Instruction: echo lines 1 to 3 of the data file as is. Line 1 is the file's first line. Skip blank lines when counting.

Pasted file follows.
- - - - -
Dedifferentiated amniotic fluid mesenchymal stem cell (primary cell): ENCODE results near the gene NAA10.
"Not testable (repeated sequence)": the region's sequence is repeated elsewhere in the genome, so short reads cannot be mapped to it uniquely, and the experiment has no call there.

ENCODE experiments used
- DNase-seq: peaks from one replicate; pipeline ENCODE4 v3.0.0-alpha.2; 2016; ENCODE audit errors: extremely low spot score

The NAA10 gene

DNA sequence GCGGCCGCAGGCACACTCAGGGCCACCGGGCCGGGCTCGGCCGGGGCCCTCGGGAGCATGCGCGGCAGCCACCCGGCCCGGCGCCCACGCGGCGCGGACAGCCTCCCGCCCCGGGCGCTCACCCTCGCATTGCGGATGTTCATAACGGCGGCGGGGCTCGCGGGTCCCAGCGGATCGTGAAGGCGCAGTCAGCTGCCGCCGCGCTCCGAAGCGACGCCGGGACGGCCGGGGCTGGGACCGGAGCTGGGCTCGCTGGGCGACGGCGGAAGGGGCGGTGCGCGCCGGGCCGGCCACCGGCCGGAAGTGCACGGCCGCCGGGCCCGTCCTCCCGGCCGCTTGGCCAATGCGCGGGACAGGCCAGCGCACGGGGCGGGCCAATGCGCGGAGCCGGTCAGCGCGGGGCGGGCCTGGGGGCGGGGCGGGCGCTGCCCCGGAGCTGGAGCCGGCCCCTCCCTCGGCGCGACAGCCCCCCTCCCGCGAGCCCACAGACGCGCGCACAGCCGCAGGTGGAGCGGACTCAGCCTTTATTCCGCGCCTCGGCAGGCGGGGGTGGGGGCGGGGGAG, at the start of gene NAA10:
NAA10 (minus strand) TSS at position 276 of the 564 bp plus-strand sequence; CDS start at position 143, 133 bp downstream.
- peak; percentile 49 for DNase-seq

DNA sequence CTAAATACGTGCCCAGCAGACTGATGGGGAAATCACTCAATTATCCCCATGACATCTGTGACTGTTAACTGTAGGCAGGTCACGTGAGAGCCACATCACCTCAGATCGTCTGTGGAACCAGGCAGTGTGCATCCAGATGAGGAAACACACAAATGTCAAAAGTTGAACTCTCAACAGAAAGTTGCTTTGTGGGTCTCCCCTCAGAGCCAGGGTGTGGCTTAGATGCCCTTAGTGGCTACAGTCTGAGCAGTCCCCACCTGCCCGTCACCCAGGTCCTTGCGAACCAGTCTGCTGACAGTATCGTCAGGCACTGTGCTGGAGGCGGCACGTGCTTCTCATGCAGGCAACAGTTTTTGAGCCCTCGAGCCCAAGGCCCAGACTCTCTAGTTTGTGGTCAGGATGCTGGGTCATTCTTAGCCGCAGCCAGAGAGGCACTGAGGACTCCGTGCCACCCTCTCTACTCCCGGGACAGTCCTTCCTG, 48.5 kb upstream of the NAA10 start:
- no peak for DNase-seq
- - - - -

Dedifferentiated amniotic fluid mesenchymal stem cell (primary cell): ENCODE results near the gene NAA10.
"Not testable (repeated sequence)": the region's sequence is repeated elsewhere in the genome, so short reads cannot be mapped to it uniquely, and the experiment has no call there.

ENCODE experiments used